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Dhaka Tribune

The 'blood moon' graces night skies

Update : 15 Apr 2014, 03:07 PM

Sky gazers caught a glimpse of the "blood moon" crossing the Earth's shadow on Tuesday in all its’ splendor.

The moon took on a red shade as it appeared in different phases between 2 and 4:30am.

In North and South America, the blood moon was most prominent and the observers pointed at the sight with binoculars, telescopes and mobile phones.

Depending on time zones, it started late Monday night or in the wee hours of Tuesday morning.

In a total lunar eclipse, the full moon turns copper red as it passes into Earth's shadow. During the process, the moon's bright radiance dims, taking on a red shade because of shimmers of sunlight and sunsets seeping through the Earth's atmosphere.

Dust and sulfur dioxide in the Earth's atmosphere can affect the size of the shadow. There has to be a full moon for the total lunar eclipse to occur.

In Tuesday's spectacle, clouds hid the view from half of the United States, but cities such as Dallas, Denver and Los Angeles had optimal, front-row seats.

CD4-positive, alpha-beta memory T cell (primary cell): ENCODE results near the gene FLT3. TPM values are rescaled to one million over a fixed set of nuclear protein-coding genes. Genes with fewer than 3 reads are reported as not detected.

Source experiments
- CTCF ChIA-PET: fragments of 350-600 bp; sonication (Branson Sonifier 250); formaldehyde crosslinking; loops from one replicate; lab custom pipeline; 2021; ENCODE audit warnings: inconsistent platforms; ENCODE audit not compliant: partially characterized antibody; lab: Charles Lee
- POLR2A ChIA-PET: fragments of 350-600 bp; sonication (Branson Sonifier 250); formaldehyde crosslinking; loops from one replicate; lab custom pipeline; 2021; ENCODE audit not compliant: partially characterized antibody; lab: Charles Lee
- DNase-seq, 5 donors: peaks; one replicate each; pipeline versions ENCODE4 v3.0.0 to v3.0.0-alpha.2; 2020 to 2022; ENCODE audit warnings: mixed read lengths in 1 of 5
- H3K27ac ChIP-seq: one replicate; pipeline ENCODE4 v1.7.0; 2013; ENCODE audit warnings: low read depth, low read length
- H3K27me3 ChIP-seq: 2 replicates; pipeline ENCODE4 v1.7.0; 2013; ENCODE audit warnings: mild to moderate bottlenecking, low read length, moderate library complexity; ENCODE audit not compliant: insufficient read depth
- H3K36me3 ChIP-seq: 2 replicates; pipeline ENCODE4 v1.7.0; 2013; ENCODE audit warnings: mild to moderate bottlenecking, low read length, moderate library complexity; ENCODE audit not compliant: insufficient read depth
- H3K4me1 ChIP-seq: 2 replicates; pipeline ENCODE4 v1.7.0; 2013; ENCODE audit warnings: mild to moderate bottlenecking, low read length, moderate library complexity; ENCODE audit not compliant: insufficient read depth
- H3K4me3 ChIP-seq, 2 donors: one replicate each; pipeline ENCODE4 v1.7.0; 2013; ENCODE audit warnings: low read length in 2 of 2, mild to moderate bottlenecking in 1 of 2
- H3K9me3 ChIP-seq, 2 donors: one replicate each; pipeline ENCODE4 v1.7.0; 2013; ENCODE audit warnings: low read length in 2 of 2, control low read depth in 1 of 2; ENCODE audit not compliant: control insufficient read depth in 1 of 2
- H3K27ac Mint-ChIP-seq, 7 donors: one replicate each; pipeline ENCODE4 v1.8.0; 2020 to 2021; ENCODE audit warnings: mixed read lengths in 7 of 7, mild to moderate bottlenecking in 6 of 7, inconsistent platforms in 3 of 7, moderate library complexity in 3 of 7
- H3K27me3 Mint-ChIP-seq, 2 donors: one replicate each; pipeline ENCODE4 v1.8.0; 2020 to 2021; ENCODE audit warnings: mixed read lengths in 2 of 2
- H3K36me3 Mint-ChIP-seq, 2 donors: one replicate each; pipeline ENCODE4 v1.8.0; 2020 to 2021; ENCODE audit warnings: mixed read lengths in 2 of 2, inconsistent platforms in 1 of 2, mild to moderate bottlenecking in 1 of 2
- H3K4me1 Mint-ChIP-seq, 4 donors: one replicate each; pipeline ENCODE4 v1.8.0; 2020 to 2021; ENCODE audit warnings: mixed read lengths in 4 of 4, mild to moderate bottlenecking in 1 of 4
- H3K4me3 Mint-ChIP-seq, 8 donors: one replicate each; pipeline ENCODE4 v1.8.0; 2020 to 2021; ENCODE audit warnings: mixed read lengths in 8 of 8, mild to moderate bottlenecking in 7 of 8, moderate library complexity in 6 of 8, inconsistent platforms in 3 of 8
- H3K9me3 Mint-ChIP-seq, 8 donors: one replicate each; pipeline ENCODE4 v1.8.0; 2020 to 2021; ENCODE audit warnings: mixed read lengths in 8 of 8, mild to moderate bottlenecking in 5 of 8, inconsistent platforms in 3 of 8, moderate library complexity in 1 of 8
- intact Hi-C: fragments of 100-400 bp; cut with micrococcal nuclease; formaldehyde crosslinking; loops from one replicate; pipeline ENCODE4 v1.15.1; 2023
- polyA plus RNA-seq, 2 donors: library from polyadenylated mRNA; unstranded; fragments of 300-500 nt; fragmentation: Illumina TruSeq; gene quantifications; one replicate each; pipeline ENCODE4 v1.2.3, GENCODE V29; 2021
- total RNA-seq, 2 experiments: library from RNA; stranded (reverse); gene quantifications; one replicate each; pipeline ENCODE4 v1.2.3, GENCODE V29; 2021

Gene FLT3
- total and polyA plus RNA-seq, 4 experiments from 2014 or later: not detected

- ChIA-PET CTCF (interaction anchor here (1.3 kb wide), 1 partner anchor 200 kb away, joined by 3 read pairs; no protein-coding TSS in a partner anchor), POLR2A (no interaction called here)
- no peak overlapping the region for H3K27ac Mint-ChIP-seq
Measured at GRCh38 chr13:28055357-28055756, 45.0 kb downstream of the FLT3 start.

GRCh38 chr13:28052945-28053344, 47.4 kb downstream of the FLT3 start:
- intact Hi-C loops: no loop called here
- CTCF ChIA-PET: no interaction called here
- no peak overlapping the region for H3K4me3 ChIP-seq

South and North American residents watched the entire spectacle, while observers in the Western Pacific caught the second half of the event. Central Asia and some parts of Europe and Africa did not get to see much.

Ed Krupp, director of the observatory, described it as a "typical copper red" total lunar eclipse.

Though rare, it's the sky "conspiring into a special event" that helped draw crowds, he said.

"The fact that there are four lunar successions coming this year and next is unusual," Krupp said.

"But it's not the kind of thing astronomers get worked up about. It doesn't really mean anything. It's a chance arrangement of gravity and the motions of objects in the solar system, primarily the Earth and moon," he added.

Unlike solar eclipses, lunar eclipses are quite safe to view with the naked eye.

The rare sight was virtually unheard of a few centuries ago.

"The most unique thing about the 2014-2015 tetrads is that all of them are visible for all or parts of the USA," he said.

North America will see a blood moon four times known as a tetrad, between now and the month of September of the next year.

In addition to Tuesday, it will make another appearance on October 8 of this year, and April 4 and September 28 of next year.

After the year 2015, it is said people will have to wait until 2032 to see the blood moon.

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